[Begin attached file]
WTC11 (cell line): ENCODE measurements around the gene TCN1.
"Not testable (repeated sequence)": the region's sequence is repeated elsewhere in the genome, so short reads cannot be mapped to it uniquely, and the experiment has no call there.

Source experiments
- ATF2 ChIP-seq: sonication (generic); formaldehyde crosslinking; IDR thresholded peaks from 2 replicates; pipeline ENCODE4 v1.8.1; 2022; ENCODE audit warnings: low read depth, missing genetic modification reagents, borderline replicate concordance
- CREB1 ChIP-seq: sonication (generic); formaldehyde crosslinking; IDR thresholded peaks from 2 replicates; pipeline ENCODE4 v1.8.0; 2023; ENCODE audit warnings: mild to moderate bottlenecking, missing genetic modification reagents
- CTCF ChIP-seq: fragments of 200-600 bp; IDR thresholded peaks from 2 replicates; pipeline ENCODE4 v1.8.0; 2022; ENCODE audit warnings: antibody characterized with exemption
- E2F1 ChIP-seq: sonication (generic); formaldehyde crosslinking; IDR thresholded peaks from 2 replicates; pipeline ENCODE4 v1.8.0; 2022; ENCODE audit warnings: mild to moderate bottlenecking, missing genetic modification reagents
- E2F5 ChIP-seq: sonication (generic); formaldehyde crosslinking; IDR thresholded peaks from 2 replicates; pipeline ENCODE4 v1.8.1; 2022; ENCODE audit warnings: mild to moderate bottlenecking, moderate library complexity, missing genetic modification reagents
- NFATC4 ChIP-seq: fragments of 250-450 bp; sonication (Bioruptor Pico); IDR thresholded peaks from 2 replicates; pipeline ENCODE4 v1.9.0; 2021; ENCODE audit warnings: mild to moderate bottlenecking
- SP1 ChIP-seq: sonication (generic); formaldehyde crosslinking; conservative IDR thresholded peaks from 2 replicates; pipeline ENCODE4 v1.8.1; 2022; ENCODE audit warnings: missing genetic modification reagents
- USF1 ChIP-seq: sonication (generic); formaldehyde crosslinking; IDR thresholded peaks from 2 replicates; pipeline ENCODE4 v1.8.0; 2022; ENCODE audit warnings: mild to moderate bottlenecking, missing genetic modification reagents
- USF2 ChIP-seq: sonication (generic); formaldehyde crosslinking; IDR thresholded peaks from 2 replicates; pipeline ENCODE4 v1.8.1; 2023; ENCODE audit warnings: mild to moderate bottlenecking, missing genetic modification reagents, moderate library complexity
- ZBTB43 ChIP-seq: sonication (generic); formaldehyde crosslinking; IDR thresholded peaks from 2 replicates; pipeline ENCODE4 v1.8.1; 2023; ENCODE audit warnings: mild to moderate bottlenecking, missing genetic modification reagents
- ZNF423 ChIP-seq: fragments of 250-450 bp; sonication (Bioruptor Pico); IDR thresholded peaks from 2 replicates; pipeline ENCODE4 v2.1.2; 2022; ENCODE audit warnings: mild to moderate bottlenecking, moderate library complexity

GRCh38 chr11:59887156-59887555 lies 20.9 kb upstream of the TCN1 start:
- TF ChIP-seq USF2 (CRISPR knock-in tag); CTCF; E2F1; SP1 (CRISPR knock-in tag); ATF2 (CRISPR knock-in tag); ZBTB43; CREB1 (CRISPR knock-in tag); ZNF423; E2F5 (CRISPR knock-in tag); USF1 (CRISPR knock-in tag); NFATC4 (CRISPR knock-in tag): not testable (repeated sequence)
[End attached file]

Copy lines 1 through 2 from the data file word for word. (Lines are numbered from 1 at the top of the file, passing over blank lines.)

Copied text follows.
WTC11 (cell line): ENCODE measurements around the gene TCN1.
"Not testable (repeated sequence)": the region's sequence is repeated elsewhere in the genome, so short reads cannot be mapped to it uniquely, and the experiment has no call there.